Editorials

Stop the sexual harassment of female job-seekers

Female students and professors from six Tokyo universities, including the University of Tokyo and Sophia University, created a group called Safe Campus Youth Network and have been studying gender-based violence. As they gathered once a month, they gradually began to share their job-hunting experiences and discovered that many female students had fallen victim to sexual harassment while seeking employment. Some students were asked questions unrelated to work by male company employees, such as “What kind of relationship do you have with your partner?” or they were asked out for drinks. The result of this discovery was a rare news conference held Monday by those students and professors, where they urged the government, companies and universities to take measures to end the sexual harassment of university students seeking employment.

Although workplace harassment has captured media attention in recent years, the news conference was an eye-opener because not many people are aware that sexual harassment of student job-seekers is so prevalent. The government, companies and universities must strive to identify and root out this problem.

According to a survey of university students by the business news website Business Insider Japan, as of Nov. 24 a whopping 359 out of 723 people, or about 50 percent of the respondents, said they had experienced sexual harassment during the recruitment process. Three-quarters said they have never told anyone, not even those close to them, about their traumatic experiences.

In Japan, where lifetime employment is still common, many people consider the company they join after graduating from university to be a very important choice on their career path. As a result, most hesitate to report their experiences of sexual harassment to the companies out of fear that doing so would lower their chances of being hired.

Universities likewise don’t seem to be of much help to students who are sexually harassed. Since few students report their experiences to their school, it is hard for the universities to grasp what’s going on. Moreover, the schools tend to refrain from criticizing companies outright as their main goal is to enable students to land jobs at those very same firms. “People suffer in silence and offenders are not punished,” one student told the news conference.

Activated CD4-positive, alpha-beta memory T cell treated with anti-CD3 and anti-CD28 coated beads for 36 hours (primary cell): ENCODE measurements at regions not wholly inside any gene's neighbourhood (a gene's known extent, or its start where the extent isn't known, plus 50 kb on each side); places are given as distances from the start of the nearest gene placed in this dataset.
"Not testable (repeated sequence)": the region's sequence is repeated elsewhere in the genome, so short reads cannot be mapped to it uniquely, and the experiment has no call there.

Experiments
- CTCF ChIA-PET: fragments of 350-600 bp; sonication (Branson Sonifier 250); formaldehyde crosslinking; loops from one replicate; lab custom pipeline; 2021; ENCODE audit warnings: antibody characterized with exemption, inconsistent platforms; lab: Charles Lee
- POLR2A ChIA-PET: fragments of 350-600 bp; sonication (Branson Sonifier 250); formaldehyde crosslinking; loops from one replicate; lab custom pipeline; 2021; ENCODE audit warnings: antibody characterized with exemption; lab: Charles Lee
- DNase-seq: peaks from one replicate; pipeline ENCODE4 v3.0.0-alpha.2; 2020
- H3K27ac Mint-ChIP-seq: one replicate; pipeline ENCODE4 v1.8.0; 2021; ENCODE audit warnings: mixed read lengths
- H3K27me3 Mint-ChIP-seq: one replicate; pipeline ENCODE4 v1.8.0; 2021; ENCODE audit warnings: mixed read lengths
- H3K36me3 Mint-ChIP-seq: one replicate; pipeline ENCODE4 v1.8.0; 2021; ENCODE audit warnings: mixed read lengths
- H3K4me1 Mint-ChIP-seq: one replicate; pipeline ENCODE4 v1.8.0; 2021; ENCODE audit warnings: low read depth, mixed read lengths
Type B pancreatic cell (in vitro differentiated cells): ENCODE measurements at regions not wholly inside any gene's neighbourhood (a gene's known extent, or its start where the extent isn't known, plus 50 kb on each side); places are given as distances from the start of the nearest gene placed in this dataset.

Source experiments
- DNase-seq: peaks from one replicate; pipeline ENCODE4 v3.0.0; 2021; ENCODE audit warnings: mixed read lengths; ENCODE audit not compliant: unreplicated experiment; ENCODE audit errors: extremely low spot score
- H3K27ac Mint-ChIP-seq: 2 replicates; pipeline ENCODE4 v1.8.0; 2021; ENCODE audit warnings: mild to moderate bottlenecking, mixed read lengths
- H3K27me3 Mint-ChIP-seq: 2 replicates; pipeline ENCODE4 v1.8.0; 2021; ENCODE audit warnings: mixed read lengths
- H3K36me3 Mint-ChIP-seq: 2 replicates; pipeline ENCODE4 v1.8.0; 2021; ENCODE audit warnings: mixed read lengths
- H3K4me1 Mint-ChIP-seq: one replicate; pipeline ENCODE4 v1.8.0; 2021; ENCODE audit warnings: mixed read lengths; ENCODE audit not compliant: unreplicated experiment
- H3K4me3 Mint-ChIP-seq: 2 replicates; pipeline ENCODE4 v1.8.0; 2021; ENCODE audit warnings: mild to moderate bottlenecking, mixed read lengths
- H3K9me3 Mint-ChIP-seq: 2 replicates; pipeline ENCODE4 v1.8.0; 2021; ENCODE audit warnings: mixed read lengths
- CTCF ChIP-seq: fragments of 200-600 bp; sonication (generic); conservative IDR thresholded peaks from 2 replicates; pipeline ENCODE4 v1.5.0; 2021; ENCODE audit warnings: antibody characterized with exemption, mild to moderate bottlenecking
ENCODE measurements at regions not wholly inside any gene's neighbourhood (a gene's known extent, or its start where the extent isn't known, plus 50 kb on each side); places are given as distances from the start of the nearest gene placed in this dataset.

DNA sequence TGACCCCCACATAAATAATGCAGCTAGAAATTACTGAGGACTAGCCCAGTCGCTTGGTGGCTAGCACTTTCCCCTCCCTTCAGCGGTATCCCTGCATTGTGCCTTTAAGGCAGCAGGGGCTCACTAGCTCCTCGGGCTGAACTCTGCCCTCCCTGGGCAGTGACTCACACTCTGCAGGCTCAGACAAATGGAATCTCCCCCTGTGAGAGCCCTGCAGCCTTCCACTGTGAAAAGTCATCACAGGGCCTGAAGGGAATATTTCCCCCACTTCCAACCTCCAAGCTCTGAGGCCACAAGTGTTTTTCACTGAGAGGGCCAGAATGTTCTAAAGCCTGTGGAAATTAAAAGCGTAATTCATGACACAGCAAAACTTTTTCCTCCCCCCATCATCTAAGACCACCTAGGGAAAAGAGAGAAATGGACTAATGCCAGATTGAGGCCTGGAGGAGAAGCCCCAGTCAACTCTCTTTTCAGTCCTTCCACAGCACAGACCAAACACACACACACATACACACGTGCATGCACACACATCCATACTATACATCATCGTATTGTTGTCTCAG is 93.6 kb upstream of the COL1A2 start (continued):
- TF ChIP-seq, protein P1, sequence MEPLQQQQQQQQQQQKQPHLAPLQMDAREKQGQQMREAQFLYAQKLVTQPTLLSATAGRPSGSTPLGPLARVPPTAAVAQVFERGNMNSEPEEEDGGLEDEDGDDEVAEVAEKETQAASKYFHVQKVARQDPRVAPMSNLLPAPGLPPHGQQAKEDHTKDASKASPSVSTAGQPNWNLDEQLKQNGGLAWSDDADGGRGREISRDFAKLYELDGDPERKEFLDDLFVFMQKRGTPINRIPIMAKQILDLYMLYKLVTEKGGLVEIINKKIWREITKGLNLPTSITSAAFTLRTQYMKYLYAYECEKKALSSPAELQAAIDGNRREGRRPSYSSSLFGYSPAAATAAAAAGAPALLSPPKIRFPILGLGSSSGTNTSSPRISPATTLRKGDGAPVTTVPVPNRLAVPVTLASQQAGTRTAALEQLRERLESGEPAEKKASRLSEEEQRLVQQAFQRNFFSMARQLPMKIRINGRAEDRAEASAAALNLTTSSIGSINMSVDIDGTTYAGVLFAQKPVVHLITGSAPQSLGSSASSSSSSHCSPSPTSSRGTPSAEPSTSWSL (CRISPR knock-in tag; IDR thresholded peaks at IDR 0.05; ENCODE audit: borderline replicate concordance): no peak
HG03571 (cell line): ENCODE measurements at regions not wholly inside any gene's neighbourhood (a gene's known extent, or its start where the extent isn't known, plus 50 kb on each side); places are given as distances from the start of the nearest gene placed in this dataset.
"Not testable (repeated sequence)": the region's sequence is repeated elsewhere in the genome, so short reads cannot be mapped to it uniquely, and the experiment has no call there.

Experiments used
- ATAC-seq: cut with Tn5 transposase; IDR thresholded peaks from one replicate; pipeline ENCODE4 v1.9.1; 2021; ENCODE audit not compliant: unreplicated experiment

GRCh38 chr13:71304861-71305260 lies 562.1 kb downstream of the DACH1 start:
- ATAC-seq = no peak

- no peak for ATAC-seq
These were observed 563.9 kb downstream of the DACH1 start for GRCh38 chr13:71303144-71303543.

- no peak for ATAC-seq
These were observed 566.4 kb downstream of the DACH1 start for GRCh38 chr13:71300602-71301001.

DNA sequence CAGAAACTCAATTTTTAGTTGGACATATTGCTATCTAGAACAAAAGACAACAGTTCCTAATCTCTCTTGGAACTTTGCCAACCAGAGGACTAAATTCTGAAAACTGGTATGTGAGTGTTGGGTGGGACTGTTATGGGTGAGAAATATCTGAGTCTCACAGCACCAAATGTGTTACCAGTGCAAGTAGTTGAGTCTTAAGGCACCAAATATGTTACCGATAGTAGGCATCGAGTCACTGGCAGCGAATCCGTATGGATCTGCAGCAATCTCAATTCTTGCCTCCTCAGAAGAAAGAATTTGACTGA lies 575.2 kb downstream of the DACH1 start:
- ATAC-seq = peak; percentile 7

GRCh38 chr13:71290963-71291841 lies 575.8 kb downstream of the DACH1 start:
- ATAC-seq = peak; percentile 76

Harassment reportedly ranges from forced sex and inappropriate touching to verbal abuse. Company employees who take advantage of students’ vulnerability should not be tolerated.

Experts point out that changes in the job-hunting environment are also creating a breeding ground for sexual harassment. In the past, there were no smartphone apps for students to meet with alumni to seek advice, but now connections can easily be made online. In addition to job interviews, students now have various opportunities to meet company employees, such as internship programs. For students, these opportunities are also considered part of the recruiting process.

In October, the labor ministry drafted guidelines to prevent workplace harassment, but the definition of workplace in the guidelines is relatively narrow. Meeting with job-seeking students outside the office could be construed as a gray zone under the guidelines. As a result, students say the guidelines do not reflect reality and fall short of preventing harassment.

The International Labor Organization’s convention and recommendation to combat violence and harassment at work that was adopted in June recognizes that harassment in the workplace can constitute a human rights violation and poses a threat to equal opportunity. The ILO convention and recommendation cover not only employees but also job-seekers and applicants.

The harassment of female students also goes against the spirit of Article 5 of Japan’s equal employment opportunity law, which stipulates that employers must provide equal opportunities for job-seekers and applicants regardless of gender.

The government can do many things to protect female students. It should provide student victims of sexual harassment with sufficient public consultation services and require companies to provide training and education for employees to prevent harassment. They should also consider introducing punitive measures for sexual harassment offenders and their employers.

Victims of sexual harassment may be able to speak about their past experiences years after such incidents, but it is often difficult to speak up when harassment is ongoing. Considering this, it is very courageous of those students to speak out in public about the problems they are now experiencing. The government, companies and universities must heed their voices and tackle this serious issue in a sincere manner.